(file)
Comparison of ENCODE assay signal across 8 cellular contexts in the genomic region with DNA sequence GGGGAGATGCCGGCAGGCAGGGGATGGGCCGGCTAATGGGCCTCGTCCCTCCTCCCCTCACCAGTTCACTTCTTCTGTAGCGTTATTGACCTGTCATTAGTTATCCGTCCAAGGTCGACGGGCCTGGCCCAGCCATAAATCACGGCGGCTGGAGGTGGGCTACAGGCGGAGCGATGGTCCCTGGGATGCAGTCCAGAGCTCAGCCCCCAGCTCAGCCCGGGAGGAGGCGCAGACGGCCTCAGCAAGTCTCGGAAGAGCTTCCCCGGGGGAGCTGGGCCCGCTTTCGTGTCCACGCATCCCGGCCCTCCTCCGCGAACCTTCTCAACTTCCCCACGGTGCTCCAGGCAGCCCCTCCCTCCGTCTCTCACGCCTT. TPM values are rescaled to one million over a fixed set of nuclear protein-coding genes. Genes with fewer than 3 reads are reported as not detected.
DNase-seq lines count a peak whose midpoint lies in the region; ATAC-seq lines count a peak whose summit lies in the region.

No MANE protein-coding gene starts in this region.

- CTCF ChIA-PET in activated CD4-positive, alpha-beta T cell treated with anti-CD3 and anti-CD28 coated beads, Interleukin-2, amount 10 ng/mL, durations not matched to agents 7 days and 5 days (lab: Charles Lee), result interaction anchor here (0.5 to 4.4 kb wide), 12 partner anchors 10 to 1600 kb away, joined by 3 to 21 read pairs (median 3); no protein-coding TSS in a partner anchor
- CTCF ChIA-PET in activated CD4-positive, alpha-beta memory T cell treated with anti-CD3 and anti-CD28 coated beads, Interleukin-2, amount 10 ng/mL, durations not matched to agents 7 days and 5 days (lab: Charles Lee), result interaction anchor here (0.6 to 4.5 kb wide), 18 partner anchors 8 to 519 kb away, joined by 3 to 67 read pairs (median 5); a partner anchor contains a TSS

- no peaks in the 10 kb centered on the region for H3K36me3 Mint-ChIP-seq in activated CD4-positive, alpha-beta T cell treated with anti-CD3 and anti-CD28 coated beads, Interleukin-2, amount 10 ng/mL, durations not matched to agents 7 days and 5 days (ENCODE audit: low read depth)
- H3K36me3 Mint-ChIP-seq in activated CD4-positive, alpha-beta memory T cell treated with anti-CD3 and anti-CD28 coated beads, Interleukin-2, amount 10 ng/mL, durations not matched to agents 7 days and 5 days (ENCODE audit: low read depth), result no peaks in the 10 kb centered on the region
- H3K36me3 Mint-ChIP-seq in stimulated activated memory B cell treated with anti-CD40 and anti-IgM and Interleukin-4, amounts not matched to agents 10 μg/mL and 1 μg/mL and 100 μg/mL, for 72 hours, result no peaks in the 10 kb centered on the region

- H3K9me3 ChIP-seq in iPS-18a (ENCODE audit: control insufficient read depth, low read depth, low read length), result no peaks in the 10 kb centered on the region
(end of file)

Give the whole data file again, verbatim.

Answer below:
Comparison of ENCODE assay signal across 8 cellular contexts in the genomic region with DNA sequence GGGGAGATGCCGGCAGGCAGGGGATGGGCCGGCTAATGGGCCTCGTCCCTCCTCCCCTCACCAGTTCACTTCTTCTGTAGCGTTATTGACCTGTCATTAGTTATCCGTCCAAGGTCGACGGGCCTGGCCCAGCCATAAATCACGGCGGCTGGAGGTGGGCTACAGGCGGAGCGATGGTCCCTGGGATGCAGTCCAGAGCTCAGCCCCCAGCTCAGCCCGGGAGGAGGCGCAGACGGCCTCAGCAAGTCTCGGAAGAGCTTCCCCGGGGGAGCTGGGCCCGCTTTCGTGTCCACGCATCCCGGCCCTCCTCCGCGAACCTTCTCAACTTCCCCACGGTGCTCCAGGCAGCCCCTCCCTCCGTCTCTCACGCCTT. TPM values are rescaled to one million over a fixed set of nuclear protein-coding genes. Genes with fewer than 3 reads are reported as not detected.
DNase-seq lines count a peak whose midpoint lies in the region; ATAC-seq lines count a peak whose summit lies in the region.

No MANE protein-coding gene starts in this region.

- CTCF ChIA-PET in activated CD4-positive, alpha-beta T cell treated with anti-CD3 and anti-CD28 coated beads, Interleukin-2, amount 10 ng/mL, durations not matched to agents 7 days and 5 days (lab: Charles Lee), result interaction anchor here (0.5 to 4.4 kb wide), 12 partner anchors 10 to 1600 kb away, joined by 3 to 21 read pairs (median 3); no protein-coding TSS in a partner anchor
- CTCF ChIA-PET in activated CD4-positive, alpha-beta memory T cell treated with anti-CD3 and anti-CD28 coated beads, Interleukin-2, amount 10 ng/mL, durations not matched to agents 7 days and 5 days (lab: Charles Lee), result interaction anchor here (0.6 to 4.5 kb wide), 18 partner anchors 8 to 519 kb away, joined by 3 to 67 read pairs (median 5); a partner anchor contains a TSS

- no peaks in the 10 kb centered on the region for H3K36me3 Mint-ChIP-seq in activated CD4-positive, alpha-beta T cell treated with anti-CD3 and anti-CD28 coated beads, Interleukin-2, amount 10 ng/mL, durations not matched to agents 7 days and 5 days (ENCODE audit: low read depth)
- H3K36me3 Mint-ChIP-seq in activated CD4-positive, alpha-beta memory T cell treated with anti-CD3 and anti-CD28 coated beads, Interleukin-2, amount 10 ng/mL, durations not matched to agents 7 days and 5 days (ENCODE audit: low read depth), result no peaks in the 10 kb centered on the region
- H3K36me3 Mint-ChIP-seq in stimulated activated memory B cell treated with anti-CD40 and anti-IgM and Interleukin-4, amounts not matched to agents 10 μg/mL and 1 μg/mL and 100 μg/mL, for 72 hours, result no peaks in the 10 kb centered on the region

- H3K9me3 ChIP-seq in iPS-18a (ENCODE audit: control insufficient read depth, low read depth, low read length), result no peaks in the 10 kb centered on the region